The Financial Services Authority (FSA) claims that due to its pressure, life assurance companies and others involved in the most notorious financial scandal in recent British history, have been forced to pay compensation to over 100,000 customers whose endowment mis-selling complaints had previously been rejected.
The FSA claims that due to its pressure, 75% of the rejected claims have so far been decided in favour of the customers.
This represents around an extra £120m in compensation.
Vernon Everitt from the FSA gave warning to the financial services industry that the FSA would be keeping a very close eye on how the firms were operating.
"It is encouraging that firms have improved the speed and quality of how they handle complaints.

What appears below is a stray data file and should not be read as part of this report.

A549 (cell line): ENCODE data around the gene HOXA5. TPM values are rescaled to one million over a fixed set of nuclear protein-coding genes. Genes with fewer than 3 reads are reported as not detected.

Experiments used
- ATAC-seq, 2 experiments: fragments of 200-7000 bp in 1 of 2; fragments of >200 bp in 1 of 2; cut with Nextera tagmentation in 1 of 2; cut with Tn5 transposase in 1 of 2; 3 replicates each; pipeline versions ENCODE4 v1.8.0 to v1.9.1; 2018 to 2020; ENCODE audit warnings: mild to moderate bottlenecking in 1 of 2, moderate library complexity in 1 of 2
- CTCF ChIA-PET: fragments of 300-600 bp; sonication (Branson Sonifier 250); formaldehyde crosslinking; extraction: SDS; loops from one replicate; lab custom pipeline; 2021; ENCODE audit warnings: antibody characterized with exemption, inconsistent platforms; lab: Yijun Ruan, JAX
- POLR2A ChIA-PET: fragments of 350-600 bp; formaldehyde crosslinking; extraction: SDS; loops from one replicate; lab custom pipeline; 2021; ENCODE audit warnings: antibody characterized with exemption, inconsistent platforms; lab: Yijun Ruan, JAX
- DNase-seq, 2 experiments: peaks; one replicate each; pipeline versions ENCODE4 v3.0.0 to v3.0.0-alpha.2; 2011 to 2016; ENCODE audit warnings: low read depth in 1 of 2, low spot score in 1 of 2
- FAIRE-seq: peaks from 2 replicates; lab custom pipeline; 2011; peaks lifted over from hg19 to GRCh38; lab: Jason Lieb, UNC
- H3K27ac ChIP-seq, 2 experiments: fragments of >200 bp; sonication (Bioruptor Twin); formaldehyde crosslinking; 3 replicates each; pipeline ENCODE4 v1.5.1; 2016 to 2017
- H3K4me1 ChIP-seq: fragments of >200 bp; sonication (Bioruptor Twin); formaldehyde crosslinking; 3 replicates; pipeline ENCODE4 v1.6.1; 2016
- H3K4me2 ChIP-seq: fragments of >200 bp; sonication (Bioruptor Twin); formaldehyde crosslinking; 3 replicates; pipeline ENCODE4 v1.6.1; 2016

News of a potential shortfall is a major worry for consumers and firms owe it to them to deal with their complaints quickly and fairly.
They need to pay particular attention to helping people deal with shortfalls when policies mature."
Around 1.8 million people have received compensation for mis-sold underperforming useless endowment products, totalling £2.7BN.
The FSA should be wary of indulging in too much self congratulations. Millions of people are still facing a shortfall on their endowment policy, with little idea of how they are going to cover their mortgage debt.
The life assurance industry could put a stop to this chaos now, by agreeing to underwrite these useless underperforming products. Instead they are more than happy to pass the buck to others.